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Diclofenac Injection

Last updated on: October 25, 2021

Diclofenac Injection 75mg/3ml

Diclofenac Injection is provided as an injection solution, containing 75 mg Diclofenac sodium in 3ml, to be given by intramuscularly (into a muscle) or intravenously (into a vein) as an infusion.

The active substance is Diclofenac sodium.

Other ingredients are mannitol, propylene glycol, benzyl alcohol, sodium metabisulphite, sodium hydroxide, water for injection.

Note: Sodium metabisulphite can cause severe allergic reactions, especially in patients with a history of asthma or other allergies.


Diclofenac Injection is provided as an injection solution, containing 75 mg Diclofenac sodium in 3 ml, to be given by intramuscularly (into a muscle) or intravenously (into a vein) as an infusion

Each ampoule contains 75mg diclofenac sodium. The ampoules are packaged in a carton, and 10 ampoules are in each carton.

Diclofenac is a non-steroidal anti-inflammatory drug (NSAID). NSAIDs are prescribed for adults and the elderly for treatment of painful conditions, such as kidney stone pain, osteoarthritis (degeneration of joints) and rheumatoid arthritis (inflammation of joints), back pain, gout (formation of crystals in joints), injuries and fractures.


You must NOT have Diclofenac Injection:

  • if you are allergic to Diclofenac or any of the contents of this medicine (listed above)
  • you have now, or have ever had, a stomach (gastric) or duodenal (peptic) ulcer, or bleeding in the digestive tract (this can include blood in vomit, bleeding when emptying bowels, fresh blood in stools or black, tarry stools)
  • If you have had any allergic reaction to ibuprofen, aspirin, or other NSAIDs (including difficulty in breathing, runny nose, swelling of the face or throat, or rash)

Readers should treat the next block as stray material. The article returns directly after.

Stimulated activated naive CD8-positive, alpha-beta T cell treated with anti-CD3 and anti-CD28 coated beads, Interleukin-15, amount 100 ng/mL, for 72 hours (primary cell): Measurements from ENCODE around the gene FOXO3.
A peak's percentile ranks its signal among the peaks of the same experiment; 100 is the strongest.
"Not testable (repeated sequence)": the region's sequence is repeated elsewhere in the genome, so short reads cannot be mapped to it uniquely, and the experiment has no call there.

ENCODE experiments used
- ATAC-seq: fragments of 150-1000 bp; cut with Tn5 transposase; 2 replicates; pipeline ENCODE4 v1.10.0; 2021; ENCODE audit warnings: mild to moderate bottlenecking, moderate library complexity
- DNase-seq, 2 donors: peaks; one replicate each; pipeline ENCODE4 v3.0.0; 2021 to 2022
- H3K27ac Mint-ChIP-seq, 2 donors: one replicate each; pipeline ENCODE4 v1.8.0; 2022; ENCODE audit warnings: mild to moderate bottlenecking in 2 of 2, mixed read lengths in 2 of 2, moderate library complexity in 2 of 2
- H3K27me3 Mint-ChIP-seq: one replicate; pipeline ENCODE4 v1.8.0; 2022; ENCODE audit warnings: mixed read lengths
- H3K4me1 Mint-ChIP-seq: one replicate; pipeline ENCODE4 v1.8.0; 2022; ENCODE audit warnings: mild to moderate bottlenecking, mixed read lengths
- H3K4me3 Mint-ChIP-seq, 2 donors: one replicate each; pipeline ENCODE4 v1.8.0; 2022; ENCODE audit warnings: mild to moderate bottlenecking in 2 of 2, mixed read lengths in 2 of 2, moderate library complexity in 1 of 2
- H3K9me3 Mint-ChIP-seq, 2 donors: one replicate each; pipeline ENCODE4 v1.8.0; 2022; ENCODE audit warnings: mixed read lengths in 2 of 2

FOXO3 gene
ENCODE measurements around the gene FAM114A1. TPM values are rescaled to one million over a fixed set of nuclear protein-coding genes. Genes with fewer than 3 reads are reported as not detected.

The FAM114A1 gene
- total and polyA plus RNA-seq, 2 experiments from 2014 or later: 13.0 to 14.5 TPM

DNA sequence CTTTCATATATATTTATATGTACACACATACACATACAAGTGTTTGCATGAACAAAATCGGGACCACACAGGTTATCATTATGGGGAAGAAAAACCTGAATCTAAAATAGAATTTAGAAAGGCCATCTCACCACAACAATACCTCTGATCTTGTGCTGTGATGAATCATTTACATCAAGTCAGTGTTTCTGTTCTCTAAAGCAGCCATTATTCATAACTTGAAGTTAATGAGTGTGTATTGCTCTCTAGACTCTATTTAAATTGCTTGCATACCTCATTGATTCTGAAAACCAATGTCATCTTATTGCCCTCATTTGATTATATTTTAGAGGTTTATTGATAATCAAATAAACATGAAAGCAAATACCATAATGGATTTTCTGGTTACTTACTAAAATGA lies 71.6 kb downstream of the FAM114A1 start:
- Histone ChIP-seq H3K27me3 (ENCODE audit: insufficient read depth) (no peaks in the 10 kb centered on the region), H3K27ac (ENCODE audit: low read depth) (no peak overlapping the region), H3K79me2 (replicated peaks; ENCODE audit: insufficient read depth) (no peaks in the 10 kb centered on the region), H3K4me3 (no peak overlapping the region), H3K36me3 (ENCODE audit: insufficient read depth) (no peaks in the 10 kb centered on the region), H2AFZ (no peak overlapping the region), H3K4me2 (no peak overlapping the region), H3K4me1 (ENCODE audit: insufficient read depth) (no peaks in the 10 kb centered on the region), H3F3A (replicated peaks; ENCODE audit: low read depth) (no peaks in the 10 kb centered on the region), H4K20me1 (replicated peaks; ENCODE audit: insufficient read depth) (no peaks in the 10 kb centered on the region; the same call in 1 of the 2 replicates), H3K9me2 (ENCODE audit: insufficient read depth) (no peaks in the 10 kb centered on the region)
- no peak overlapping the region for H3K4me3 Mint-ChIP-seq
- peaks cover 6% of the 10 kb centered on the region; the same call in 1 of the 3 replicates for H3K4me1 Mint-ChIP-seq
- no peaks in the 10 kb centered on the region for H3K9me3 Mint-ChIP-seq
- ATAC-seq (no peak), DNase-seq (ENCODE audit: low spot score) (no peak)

• if you have asthma
  • if you have kidney or liver problems.
  • if you have are dehydrated or have recently lost a lot of blood
  • if you have severe heart failure
  • if you have a condition where you don’t stop bleeding normally (such as haemophilia)
  • if you have had a stroke
  • if you are taking other non steroidal anti-inflammatory drugs
  • if you are taking anticoagulant drugs (medicines for preventing blood clots, such as heparin and warfarin)
  • if you are more than 6 months pregnant

Take special care with Diclofenac Injection

  • Do you suffer from stomach or bowel disorders, including ulcerative colitis orCrohn’s disease?
  • Do you have kidney, liver or heart problems, or are you elderly?
  • Do you have lupus (SLE) or any similar condition?
  • Do you suffer from a condition called porphyria?

If the answer to any of these questions is YES, discuss your treatment with your doctor or pharmacist because Diclofenac injection might not be the right medicine for you.

Medicines such as Diclofenac injection may be associated with a small increased risk of heart attack (“myocardial infarction”) or stroke. Any risk is more likely with high doses and prolonged treatment. If you have heart problems, previous stroke or think that you might be at risk of these conditions (for example if you have high blood pressure, diabetes or high cholesterol or are a smoker) you should discuss your treatment with your doctor.

If you have a history of stomach problems when you are taking NSAIDs, particularly if you are elderly, you must tell your doctor straight away if you notice any unusual symptoms.

Because it is an anti-inflammatory medicine, diclofenac may reduce the symptoms of infection, for example, headache and high temperature. If you feel unwell and need to see a doctor, remember to tell him or her that you are taking diclofenac.

If you have heart, kidney or liver problems, or having medicines to increase urine volume such as diuretics or you are elderly, your doctor may monitor your kidney function.

Diclofenac injection should not be used in children.

Taking/using other medicines

Some medicines can interfere with your treatment. Tell your doctor or pharmacist if you are taking any of the following:

  • Digoxin (used to treat heart problems)
  • Lithium (used to treat mental illness)
  • Antibiotics called quinolones (such as ciprofloxacin)
  • Cyclosporin and tacrolimus (used to treat some inflammatory diseases and after transplants)
  • Methotrexate (used for some inflammatory diseases and cancers)
  • Drugs that can increase your risk of bleeding, sometimes given if you have heart problems, such as dipyridamole or clopidogrel